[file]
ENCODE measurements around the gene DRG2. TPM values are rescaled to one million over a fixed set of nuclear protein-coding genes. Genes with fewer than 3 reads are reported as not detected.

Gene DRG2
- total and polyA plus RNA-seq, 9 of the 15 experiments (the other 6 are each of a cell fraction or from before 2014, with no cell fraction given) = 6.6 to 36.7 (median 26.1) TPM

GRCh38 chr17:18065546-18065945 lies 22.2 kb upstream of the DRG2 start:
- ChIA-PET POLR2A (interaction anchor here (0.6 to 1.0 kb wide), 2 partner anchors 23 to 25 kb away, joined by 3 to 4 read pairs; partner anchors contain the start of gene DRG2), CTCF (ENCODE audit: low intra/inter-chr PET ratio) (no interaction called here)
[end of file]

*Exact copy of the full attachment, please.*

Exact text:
ENCODE measurements around the gene DRG2. TPM values are rescaled to one million over a fixed set of nuclear protein-coding genes. Genes with fewer than 3 reads are reported as not detected.

Gene DRG2
- total and polyA plus RNA-seq, 9 of the 15 experiments (the other 6 are each of a cell fraction or from before 2014, with no cell fraction given) = 6.6 to 36.7 (median 26.1) TPM

GRCh38 chr17:18065546-18065945 lies 22.2 kb upstream of the DRG2 start:
- ChIA-PET POLR2A (interaction anchor here (0.6 to 1.0 kb wide), 2 partner anchors 23 to 25 kb away, joined by 3 to 4 read pairs; partner anchors contain the start of gene DRG2), CTCF (ENCODE audit: low intra/inter-chr PET ratio) (no interaction called here)